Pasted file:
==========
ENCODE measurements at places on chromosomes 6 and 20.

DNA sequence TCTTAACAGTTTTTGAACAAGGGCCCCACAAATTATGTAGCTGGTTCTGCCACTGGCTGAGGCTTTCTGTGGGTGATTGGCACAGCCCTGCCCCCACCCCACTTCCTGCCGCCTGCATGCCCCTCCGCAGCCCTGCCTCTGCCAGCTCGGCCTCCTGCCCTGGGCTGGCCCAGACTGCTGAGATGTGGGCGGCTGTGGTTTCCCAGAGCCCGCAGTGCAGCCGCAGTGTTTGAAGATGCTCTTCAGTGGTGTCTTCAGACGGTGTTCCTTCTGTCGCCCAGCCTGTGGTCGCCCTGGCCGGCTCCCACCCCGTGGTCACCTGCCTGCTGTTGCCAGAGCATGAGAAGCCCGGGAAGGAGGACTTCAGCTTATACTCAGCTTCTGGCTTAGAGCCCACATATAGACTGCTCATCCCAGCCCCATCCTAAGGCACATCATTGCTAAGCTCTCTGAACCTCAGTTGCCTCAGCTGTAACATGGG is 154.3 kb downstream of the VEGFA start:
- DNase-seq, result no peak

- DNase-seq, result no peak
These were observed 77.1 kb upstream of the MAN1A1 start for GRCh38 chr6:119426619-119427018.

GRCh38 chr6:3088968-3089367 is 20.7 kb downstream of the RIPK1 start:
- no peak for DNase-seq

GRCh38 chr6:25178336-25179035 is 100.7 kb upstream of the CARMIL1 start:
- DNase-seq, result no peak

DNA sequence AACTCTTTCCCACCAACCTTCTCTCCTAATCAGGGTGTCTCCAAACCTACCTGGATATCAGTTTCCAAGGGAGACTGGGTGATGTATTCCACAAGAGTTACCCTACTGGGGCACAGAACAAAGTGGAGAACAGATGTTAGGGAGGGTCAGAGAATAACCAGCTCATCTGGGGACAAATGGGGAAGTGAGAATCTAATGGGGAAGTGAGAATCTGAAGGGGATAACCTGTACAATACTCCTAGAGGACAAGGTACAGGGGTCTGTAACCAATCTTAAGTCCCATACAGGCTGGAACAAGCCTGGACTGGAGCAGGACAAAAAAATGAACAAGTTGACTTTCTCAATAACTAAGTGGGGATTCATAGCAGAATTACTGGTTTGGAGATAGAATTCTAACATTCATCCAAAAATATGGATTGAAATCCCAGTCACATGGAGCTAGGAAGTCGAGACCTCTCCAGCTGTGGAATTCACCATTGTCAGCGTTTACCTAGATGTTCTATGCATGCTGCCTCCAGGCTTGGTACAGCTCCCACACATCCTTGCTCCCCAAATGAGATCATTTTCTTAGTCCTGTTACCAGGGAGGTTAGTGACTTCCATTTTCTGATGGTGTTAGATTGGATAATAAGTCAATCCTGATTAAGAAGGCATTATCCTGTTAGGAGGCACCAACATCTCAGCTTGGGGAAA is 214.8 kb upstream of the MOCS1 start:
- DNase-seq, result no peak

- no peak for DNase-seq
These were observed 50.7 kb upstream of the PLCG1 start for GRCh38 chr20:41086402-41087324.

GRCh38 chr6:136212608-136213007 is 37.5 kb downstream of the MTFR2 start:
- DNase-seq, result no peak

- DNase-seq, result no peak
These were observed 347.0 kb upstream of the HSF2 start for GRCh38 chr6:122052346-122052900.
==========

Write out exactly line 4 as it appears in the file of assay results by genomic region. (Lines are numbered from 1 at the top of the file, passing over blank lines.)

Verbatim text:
- DNase-seq, result no peak